To Everywhere – Fleetwood, Lancashire, 1976

The translucent-pink rims of a pair of National Health glasses occasionally bobbed up to make an appearance, before sinking back down behind the orange wall that separated them from me. Next to that orange wall, stood another orange wall, this one sporting rims of translucent blue. When the pink sank down, the blue bobbed up.


I was fascinated.

What was so special about these orange walls? What and who lurked behind them?

The pink who turned out to be a girl of six years old, with a very straight blonde fringe and a ponytail held together with large orange bobbles. And the blue what, a boy of the same age, with a similarly straight blonde fringe and no bobbles. Twins?

None of this was at all fair. I wanted to be a twin. And I wanted an orange wall. I could just imagine the two of us, my twin and I, bobbing and dipping our carrot tops behind our orange defence barriers, perfectly camouflaged and perfectly safe.

Perfectly safe from the enemy! The enemy, of course, being the teacher!

This enemy, the teacher, had just ordered me to sit in my present position, at a long-narrow table, just across from the highly-enticing table of orange walls, and at some distance from the rest of my classmates. Not that any of them could really be called my mates, as this was only my third day at my new school, and I didn’t know a single sausage.

I was new, friendless and, already, I had been assigned to the naughty table of Coventry. Except that I wasn’t in Coventry; I was in Fleetwood, Lancashire. And in view of the fact that Coventry was not on the coast, I was unlikely ever to live there. And yet here I was, in a made-up Coventry, in the middle of a classroom, in the middle of a port known as Fleetwood.

And the teacher?

The teacher was evil!

The teacher, like the special kids, sported a pair of translucent-rimmed glasses. Only the teacher’s glasses were tinted brown and had the most humungous round rims. Rims so large that it was difficult to make out whether the face behind it had any particular distinguishing features, other than that, like the glasses, it too was round. Very round and very evil.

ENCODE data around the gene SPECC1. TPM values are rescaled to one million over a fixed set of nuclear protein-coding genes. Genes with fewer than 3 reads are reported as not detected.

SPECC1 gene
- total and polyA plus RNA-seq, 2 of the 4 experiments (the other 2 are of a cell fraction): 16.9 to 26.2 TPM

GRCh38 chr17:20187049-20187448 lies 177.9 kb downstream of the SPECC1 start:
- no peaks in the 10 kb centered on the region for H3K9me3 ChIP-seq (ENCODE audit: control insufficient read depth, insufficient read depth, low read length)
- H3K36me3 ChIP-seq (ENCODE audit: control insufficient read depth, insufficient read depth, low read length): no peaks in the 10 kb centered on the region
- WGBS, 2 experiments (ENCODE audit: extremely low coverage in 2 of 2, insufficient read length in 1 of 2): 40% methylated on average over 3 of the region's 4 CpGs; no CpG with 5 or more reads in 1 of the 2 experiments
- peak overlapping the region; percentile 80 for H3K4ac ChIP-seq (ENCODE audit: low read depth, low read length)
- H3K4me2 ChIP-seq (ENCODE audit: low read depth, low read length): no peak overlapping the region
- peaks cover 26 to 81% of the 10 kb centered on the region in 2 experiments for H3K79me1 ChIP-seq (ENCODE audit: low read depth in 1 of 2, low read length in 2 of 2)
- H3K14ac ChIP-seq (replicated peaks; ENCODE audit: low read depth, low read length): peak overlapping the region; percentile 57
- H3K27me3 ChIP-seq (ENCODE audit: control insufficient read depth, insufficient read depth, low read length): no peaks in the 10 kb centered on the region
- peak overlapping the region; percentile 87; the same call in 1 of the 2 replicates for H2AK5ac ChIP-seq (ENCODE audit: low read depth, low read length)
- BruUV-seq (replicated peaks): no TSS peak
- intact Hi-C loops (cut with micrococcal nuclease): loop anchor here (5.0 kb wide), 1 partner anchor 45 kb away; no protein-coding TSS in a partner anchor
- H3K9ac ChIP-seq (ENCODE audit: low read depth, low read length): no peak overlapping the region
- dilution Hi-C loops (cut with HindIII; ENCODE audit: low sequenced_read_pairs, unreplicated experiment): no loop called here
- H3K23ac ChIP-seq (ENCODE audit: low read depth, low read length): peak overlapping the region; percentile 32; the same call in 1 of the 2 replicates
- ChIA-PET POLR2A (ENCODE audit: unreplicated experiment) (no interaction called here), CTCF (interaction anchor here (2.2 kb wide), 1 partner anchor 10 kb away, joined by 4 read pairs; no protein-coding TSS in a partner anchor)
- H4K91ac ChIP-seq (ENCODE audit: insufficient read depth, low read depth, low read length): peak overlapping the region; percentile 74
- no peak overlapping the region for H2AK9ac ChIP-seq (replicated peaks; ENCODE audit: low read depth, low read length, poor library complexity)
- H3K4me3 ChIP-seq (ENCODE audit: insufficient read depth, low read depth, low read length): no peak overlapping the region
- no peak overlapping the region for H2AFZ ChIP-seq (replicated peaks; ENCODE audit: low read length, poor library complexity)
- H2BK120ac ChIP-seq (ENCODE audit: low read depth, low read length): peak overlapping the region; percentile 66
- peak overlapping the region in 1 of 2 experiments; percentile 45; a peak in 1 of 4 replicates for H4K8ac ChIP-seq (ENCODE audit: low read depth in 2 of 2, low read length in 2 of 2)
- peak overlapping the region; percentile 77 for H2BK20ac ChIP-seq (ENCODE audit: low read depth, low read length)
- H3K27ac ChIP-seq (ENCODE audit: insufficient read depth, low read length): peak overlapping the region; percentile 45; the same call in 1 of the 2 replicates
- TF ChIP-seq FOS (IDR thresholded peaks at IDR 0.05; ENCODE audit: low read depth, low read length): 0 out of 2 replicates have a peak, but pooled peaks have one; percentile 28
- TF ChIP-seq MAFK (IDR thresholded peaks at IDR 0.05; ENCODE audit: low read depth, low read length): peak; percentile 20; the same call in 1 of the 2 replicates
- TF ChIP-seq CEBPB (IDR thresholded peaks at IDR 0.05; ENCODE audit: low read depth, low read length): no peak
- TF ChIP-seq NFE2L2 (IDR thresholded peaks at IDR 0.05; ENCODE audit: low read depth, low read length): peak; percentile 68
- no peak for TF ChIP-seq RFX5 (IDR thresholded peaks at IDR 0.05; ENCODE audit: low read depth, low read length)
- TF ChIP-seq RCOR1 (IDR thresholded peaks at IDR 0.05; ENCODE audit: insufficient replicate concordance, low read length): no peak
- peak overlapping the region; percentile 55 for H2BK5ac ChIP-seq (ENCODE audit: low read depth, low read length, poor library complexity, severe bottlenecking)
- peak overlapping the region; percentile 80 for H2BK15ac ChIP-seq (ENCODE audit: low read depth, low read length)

Evil, because the noise that emanated from the non-descript mouth beneath the dinner-plate glasses, had just told me that I was lazy. Lazy and very likely none-too-bright – the outburst having been triggered by my recent lack of written output.

I didn’t get it. I could write. I had learnt to read and write quite fluently prior to this housemove; thanks, I suspect, not to my previous schools in Grimsby and Aberdeen, but to the efforts of my of my nursery teacher in back in Wem. And I wasn’t lazy. It was just that I hadn’t seen the point of writing any of it down.

The any of it, being a Bible story, read to us by the evil teacher during carpet time. The story of the nativity! I was the child of a missionary. Why did I need to write down a story I had listened to hundreds, if not thousands of times before? I knew it in my head. In fact, I knew it in my head so well that rather than listening to the evil teacher, I had spent my time on the carpet listening to other things – better things – listening to the voices of my imagination! How was I to know, then, that I would be required to write down a story that had already been written down by God?

Because had I been able to predict this requirement, then perhaps, just maybe, I might have listened! And, had I listened, then perhaps I would have been able to write the story down. Yes, I’d heard the same story lots of times before, but what if the teacher’s version of the story had been told differently? And what if the story she had told hadn’t been the tale of the nativity at all?

Such was my dilemma. Hence, my page had remained blank. My page, in spite of the time I had spent on my own in Coventry, still remained blank. What do to? Nothing. The children behind the orange walls seemed to be busy at something. Had they been listening? Did they know what to write? Did they know how to write?

They didn’t.

Seeing that I still had a blank page in front of me, the evil teacher sighed, and with the sigh she brought over a special orange wall to show me. The special walls contained little shelves full of special words. The words could be taken off the shelves and reordered into sentences to be copied out.

The special kids with the special orange walls didn’t know how to write. The orange walls were a threat, not a help; if I didn’t start writing something down, I would be sent to work at the special table with the Breakthrough kids.

I hadn’t listened to the nativity story, but I was listening now; listening to the sniggers of the other kids, the not-so-special kids, and somehow …. pointless as I knew it all was, to retell a story already told, I picked up my pencil and began to write.

Copyright owned by Jay Cool, October 2019

P.S. I would like to be able to relay to you the name of this school in Fleetwood, but the only name I recall is Blackberry School, a name which I suspect exists in my imagination only!

Further related reading:

Jay Cool returns to her childhood town of Wem.

Historical fiction set in Lancashire.


Leave a Reply

Fill in your details below or click an icon to log in: Logo

You are commenting using your account. Log Out /  Change )

Google photo

You are commenting using your Google account. Log Out /  Change )

Twitter picture

You are commenting using your Twitter account. Log Out /  Change )

Facebook photo

You are commenting using your Facebook account. Log Out /  Change )

Connecting to %s